Western Australia to host the space communications station

Western Australia to host the space communications station
Western Australia to host the space communications station

A 0.7 meter optical telescope used for the ground station. Image credit: ICRAR

An optical communications station is to be built in Western Australia that can receive high-speed data transmissions from space.

The advanced communications ground station can receive data from spacecraft anywhere between near-earth orbit and the lunar surface.

It has the potential to support groundbreaking space projects, including NASA’s Artemis mission to land the first woman and next man on the moon by 2024.

The station will be installed at the University of Western Australia (UWA).

It is a joint initiative of the UWA Astrophotonics Group, which is part of the International Center for Radio Astronomy Research (ICRAR), as well as the ARC Competence Center for Technical Quantum Systems (EQUS) and the British industrial partner Goonhilly Earth Station.

Dr. Sascha Schediwy, head of the ICRAR-UWA Astrophotonics Group, said optical communication is an emerging technology that is set to revolutionize data transfer from space.

“Most of today’s space communications are based on radio waves – it’s the same technology that brought us the voice of Neil Armstrong when the 1969 Apollo 11 mission landed on the moon,” he said.

“Optical laser communication in free space offers several advantages over radio, including significantly faster data rates and hack-proof data transmission. It’s the next generation of space communications, and it’s likely as we’ll see high-resolution footage of the first woman walking on the moon. ”

The ground station was launched today on the occasion of the world’s leading space event, the International Astronautical Congress.

It will be part of a larger network of Australian optical ground stations led by the Australian National University and with partners in South Australia and New Zealand.

EQUS Director Professor Andrew White said the project, which could be the first optical communications station in the sky in the southern hemisphere, is a prime example of basic research that is producing real results.

“EQUS has great impact by encouraging and empowering our employees to translate their research into concrete technologies and applications. We are building a culture of innovation, translation and commercialization among quantum science researchers in Australia. ”

In addition to space communication, the ground station could also be used for applications ranging from state-of-the-art basic physics to precision geosciences and resource geophysics.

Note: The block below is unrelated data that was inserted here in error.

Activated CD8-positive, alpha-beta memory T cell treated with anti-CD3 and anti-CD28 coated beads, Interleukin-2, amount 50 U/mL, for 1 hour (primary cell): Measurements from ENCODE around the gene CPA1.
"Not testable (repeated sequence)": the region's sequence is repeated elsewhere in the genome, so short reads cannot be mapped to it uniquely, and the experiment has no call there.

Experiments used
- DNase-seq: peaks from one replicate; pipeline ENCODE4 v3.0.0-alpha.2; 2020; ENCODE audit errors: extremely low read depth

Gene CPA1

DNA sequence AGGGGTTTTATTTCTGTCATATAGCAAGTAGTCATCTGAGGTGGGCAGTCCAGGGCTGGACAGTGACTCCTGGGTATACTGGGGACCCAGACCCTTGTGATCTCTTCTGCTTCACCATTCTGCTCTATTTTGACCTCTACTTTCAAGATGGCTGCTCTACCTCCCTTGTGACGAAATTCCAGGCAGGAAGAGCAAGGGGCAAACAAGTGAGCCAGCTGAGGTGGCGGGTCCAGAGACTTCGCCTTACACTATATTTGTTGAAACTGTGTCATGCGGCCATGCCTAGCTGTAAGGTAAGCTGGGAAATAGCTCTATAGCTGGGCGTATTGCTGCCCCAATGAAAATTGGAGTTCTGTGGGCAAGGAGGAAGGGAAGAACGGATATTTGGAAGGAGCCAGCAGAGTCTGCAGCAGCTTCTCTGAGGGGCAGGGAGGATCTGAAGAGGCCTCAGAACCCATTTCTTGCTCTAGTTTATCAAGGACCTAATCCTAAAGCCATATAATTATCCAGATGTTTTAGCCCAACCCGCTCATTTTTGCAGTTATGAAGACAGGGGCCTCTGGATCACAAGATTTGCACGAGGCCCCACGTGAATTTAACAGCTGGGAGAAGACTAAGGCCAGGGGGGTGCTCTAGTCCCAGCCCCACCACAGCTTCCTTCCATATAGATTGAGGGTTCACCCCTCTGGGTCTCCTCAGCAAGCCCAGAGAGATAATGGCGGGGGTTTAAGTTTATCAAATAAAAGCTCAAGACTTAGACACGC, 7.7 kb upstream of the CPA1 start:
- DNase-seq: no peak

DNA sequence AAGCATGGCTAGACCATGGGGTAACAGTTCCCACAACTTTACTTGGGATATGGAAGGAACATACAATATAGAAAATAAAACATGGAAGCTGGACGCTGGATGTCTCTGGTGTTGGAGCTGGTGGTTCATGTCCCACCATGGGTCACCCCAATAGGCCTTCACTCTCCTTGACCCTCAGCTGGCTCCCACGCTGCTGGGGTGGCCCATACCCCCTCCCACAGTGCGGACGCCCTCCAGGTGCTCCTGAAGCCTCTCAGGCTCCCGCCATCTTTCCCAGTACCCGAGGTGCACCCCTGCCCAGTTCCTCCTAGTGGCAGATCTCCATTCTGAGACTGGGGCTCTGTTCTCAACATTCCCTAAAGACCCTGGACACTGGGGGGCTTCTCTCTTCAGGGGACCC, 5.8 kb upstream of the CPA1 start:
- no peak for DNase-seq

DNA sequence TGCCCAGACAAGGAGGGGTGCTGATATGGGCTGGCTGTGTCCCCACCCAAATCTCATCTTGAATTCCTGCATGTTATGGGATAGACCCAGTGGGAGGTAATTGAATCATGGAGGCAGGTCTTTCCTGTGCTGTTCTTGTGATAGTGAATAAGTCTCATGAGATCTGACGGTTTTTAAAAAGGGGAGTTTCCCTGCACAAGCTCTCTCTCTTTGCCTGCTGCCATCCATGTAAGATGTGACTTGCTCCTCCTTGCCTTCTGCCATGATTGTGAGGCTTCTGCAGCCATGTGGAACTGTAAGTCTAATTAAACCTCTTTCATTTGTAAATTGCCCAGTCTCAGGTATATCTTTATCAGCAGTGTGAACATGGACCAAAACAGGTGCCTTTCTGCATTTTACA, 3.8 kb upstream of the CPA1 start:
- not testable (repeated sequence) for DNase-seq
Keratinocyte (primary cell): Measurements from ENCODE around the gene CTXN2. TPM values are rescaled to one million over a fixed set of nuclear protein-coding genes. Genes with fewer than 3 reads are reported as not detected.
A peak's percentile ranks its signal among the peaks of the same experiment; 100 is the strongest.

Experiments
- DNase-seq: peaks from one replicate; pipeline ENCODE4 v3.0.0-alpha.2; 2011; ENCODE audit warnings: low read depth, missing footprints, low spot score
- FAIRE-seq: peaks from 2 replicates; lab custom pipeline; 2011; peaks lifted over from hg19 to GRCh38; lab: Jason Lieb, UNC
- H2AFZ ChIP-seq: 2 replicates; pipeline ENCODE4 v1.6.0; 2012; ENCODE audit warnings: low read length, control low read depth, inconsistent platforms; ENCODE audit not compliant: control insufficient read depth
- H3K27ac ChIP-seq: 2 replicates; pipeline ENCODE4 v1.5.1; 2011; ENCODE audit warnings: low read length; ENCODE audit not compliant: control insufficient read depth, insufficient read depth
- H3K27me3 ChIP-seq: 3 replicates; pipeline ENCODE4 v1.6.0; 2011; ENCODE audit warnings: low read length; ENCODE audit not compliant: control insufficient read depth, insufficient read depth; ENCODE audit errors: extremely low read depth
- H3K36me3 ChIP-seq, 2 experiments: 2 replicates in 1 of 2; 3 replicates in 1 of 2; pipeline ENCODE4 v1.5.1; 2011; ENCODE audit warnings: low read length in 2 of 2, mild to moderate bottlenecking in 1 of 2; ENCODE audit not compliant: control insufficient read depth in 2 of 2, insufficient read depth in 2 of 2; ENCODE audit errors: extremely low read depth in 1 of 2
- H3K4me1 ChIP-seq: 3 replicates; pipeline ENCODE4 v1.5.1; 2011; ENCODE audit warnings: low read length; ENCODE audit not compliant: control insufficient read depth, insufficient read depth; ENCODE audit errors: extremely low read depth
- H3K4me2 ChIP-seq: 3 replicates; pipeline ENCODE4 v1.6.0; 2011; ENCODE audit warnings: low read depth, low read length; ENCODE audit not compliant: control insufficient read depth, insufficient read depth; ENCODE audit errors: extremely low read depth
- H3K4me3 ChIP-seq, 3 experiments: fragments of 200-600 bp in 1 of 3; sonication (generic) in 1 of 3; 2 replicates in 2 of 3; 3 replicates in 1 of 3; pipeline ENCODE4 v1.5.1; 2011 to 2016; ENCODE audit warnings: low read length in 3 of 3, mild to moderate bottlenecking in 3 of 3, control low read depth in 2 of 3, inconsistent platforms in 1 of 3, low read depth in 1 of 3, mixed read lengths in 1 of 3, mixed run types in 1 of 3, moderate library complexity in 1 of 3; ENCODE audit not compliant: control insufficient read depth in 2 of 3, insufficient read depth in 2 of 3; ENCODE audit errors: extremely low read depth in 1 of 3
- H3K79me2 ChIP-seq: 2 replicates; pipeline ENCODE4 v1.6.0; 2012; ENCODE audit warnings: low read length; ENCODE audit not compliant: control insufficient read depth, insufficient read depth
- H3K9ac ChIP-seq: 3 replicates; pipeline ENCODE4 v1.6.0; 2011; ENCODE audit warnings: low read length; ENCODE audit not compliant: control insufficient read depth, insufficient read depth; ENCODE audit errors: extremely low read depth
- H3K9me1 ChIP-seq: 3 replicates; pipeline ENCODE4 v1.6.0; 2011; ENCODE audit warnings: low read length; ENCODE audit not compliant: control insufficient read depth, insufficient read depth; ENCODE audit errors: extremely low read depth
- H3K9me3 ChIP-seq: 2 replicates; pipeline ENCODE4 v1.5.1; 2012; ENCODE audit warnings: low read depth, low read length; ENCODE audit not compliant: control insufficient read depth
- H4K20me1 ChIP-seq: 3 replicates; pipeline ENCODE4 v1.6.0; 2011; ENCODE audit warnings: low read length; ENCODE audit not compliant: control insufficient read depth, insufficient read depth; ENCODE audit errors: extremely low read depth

Professor White said the ground station would help develop the “quantum internet” – a secure global data transmission using quantum key distribution over optical links to quantum satellites.

He said it will be an example of how cutting-edge science works with forward-thinking companies and creates an impact for both.

The station will use an observatory-grade optical telescope, 0.7 m long, donated to ICRAR by Colin Eldridge of Perth.

It will be equipped with an advanced air noise suppression technology that was developed at UWA.

The station will be connected to Goonhilly’s supercomputing center in Cornwall via high-speed fiber.

Goonhilly takes care of data traffic and supports secure communication links for the world’s largest satellite operators, including Intelsat, Eutelsat and SES Satellites.

The company is also a partner in the European Space Agency’s Lunar Pathfinder mission, which is scheduled to launch in 2022.

Ian Jones, CEO of Goonhilly, said he was delighted to partner with ICRAR and EQUS to establish an optical communications ground station in Western Australia.

“We have been at the forefront of satellite communications since the beginning of the space age, and this drives them into the next generation of systems and technologies to support the vast amounts of data generated by space missions,” he said.

“This data comes from science and other missions, and will come from lunar and mars missions in the future that include remote operations, robotics and AI. We are proud to be joint pioneers in the practical implementation of coherent optical communication. ”

Dr. Schediwy said WA ground station will help launch Australia’s space communications capability.

“This will cement Australia’s position as a leader in optical data transmission and enable the nation to enter the multi-billion dollar space communications market,” he said.

The $ 535,000 station is expected to be on-sky in early 2021 and open for operations later this year.


New ground station brings laser communication closer to reality


Provided by the International Center for Radio Astronomy Research (ICRAR)

Quote: Moon to Earth: Western Australia hosting the Space Communication Station (2020, October 12), accessed October 12, 2020 from https://phys.org/news/2020-10-moon-earth-western-australia-host.html

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